In my opinion, if you can't tell that a participant's mind has wandered without a webcam, you've got too many people in your meeting.

    1. Tom 7 Silver badge

      Re: Why do so many businesses seem to need video?

      Faces are of little use - I find video calling takes me seriously into Uncanny Valley - I think its the eye-contact thing just makes everyone seem extremely shifty. Video is useful for white boarding of some forms and video of some peoples gestures is very occasionally useful.

      1. Phil O'Sophical Silver badge

        Re: Why do so many businesses seem to need video?

        I find that in video meetings eye contact is one thing that's missing. People tend to look at the image of their correspondent, not at the webcam, so never quite seem to make eye contact.

        1. John H Woods Silver badge

          Re: People tend to look at the image of their correspondent, not at the webcam

          Hmm, do I see a market for home teleprompters ("autocues") ?

        2. Anonymous Coward
          Anonymous Coward

          Re: Why do so many businesses seem to need video?

          re: "People tend to look at the image of their correspondent"

          That's an etiquette thing, people will adapt over time.

          Communication without visuals is definitely strange though, it's like a relationship with a colleague in another country - yes you speak but you don't really relate as you don't see their body language.

          Even after 2 weeks working from home, colleagues are becoming distant, as audio and text comms don't really make up for daily human interaction. I might only say a couple of things each day to my boss whilst at home, yet sitting next them at work allows things to be discussed easily.

          It will be odd when we all end up back on site together - I suspect it'll take a while to reconnect with "acquaintances" again.

          1. Doctor Syntax Silver badge

            Re: Why do so many businesses seem to need video?

            "Communication without visuals is definitely strange though"

            We've had the telephone for long enough for most of us to have got used to it.

          2. Mike Moyle Silver badge

            Re: Why do so many businesses seem to need video?

            "re: 'People tend to look at the image of their correspondent'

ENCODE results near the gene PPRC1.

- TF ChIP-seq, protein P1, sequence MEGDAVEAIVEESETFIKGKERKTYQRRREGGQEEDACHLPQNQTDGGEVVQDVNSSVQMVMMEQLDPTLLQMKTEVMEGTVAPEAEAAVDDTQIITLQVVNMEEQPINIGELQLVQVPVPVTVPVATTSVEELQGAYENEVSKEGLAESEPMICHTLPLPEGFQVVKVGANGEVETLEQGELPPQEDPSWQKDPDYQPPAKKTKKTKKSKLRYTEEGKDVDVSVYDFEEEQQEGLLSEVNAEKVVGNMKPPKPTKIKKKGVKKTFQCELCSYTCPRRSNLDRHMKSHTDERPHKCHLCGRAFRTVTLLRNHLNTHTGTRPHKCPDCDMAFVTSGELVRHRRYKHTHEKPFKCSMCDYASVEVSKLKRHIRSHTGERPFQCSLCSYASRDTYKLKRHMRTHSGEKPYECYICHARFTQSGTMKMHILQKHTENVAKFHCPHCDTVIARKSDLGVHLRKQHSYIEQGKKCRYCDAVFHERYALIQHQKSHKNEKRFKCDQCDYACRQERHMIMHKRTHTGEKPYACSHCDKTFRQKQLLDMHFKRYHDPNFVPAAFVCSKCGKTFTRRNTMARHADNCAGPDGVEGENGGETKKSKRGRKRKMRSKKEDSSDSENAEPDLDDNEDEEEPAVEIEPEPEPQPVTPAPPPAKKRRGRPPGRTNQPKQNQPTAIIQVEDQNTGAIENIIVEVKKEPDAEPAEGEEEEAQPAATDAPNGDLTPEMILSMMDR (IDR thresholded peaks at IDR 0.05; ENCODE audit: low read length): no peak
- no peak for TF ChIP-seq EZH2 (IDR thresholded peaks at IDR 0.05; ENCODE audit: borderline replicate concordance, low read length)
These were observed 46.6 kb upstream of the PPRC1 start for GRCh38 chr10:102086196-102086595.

That's an etiquette thing, people will adapt over time."

            ...and once the isolation is over and we're all back to physical interaction, the polite thing will be to look at a point six inches over the other person's head when conversing.

        3. Dr_N Silver badge

          Re: Why do so many businesses seem to need video?

          It's even worse when your webcam is above your laptop screen and you're using an external monitor only.

        4. Muscleguy Silver badge

          Re: Why do so many businesses seem to need video?

          If you are teaching or tutoring or explaining something to someone you need to be able to look at their eyes. It has been shown that when we get something our pupils expand. Hence the light of understanding.

          I first consciously experienced this when demonstrating labs in my honours year. IF you do not see this then you have to interrogate the student about their understanding until they do. Be very careful with Japanese or other Asian people as admitting a teacher has not explained something well is not considered polite as it shames the teacher. However as a teacher I need to know if the student has grocked something or not. I also need to know when working with colleagues whose English may not be the best.

          Looking for these little signs can be important. If I’m looking at the laptop cam I can’t see this. It’s fleeting as well, not something you can look away and come back to.

          1. Anonymous Coward
            Anonymous Coward

            Re: Why do so many businesses seem to need video?

            Muscleguy>> I also need to know when working with colleagues whose English may not be the best.

            Yeah, working with people from Norfolk is difficult eh?

          2. tiggity Silver badge

            Re: Why do so many businesses seem to need video?

            Though of course pupil dilation can be due to other things like "attraction"

            Hence the use of belladona (Atropine) to give mydriasis back in the day

          3. Charlie Clark Silver badge

            Re: Why do so many businesses seem to need video?

            Exceptions prove the rule or do you really think that the majority of the current video conferences actually require that kind of one-to-one interaction? What about the problems due to being distracted by looking at group of people in close up with headsets?